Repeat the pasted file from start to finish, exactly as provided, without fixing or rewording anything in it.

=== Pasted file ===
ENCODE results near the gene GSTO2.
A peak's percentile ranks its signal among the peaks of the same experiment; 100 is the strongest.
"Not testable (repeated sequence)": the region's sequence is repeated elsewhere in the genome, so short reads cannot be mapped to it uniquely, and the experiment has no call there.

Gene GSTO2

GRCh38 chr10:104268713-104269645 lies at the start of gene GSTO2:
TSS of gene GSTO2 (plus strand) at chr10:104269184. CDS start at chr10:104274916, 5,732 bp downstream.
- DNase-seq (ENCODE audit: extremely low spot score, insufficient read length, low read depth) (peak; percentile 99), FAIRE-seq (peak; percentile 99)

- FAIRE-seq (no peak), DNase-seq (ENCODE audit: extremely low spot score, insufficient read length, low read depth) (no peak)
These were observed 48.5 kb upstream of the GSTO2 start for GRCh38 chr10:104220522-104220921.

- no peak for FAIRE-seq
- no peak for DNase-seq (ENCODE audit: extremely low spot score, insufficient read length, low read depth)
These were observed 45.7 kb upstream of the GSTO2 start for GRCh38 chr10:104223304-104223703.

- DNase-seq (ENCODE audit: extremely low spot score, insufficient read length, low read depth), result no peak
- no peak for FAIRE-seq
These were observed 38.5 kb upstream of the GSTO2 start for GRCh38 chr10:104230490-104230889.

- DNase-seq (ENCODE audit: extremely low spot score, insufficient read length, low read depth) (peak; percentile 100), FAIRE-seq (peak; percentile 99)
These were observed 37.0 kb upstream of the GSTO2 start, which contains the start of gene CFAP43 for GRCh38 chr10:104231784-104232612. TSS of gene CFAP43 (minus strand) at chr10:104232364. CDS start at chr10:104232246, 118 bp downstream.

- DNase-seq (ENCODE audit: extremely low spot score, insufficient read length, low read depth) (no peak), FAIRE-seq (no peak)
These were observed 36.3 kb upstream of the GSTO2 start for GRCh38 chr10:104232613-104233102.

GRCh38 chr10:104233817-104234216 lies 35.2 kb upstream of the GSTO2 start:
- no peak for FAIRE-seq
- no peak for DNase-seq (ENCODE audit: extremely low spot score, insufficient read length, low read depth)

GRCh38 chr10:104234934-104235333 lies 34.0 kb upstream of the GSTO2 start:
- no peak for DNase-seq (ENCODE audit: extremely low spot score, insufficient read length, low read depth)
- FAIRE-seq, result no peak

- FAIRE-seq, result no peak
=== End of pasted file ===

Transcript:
ENCODE results near the gene GSTO2.
A peak's percentile ranks its signal among the peaks of the same experiment; 100 is the strongest.
"Not testable (repeated sequence)": the region's sequence is repeated elsewhere in the genome, so short reads cannot be mapped to it uniquely, and the experiment has no call there.

Gene GSTO2

GRCh38 chr10:104268713-104269645 lies at the start of gene GSTO2:
TSS of gene GSTO2 (plus strand) at chr10:104269184. CDS start at chr10:104274916, 5,732 bp downstream.
- DNase-seq (ENCODE audit: extremely low spot score, insufficient read length, low read depth) (peak; percentile 99), FAIRE-seq (peak; percentile 99)

- FAIRE-seq (no peak), DNase-seq (ENCODE audit: extremely low spot score, insufficient read length, low read depth) (no peak)
These were observed 48.5 kb upstream of the GSTO2 start for GRCh38 chr10:104220522-104220921.

- no peak for FAIRE-seq
- no peak for DNase-seq (ENCODE audit: extremely low spot score, insufficient read length, low read depth)
These were observed 45.7 kb upstream of the GSTO2 start for GRCh38 chr10:104223304-104223703.

- DNase-seq (ENCODE audit: extremely low spot score, insufficient read length, low read depth), result no peak
- no peak for FAIRE-seq
These were observed 38.5 kb upstream of the GSTO2 start for GRCh38 chr10:104230490-104230889.

- DNase-seq (ENCODE audit: extremely low spot score, insufficient read length, low read depth) (peak; percentile 100), FAIRE-seq (peak; percentile 99)
These were observed 37.0 kb upstream of the GSTO2 start, which contains the start of gene CFAP43 for GRCh38 chr10:104231784-104232612. TSS of gene CFAP43 (minus strand) at chr10:104232364. CDS start at chr10:104232246, 118 bp downstream.

- DNase-seq (ENCODE audit: extremely low spot score, insufficient read length, low read depth) (no peak), FAIRE-seq (no peak)
These were observed 36.3 kb upstream of the GSTO2 start for GRCh38 chr10:104232613-104233102.

GRCh38 chr10:104233817-104234216 lies 35.2 kb upstream of the GSTO2 start:
- no peak for FAIRE-seq
- no peak for DNase-seq (ENCODE audit: extremely low spot score, insufficient read length, low read depth)

GRCh38 chr10:104234934-104235333 lies 34.0 kb upstream of the GSTO2 start:
- no peak for DNase-seq (ENCODE audit: extremely low spot score, insufficient read length, low read depth)
- FAIRE-seq, result no peak

- FAIRE-seq, result no peak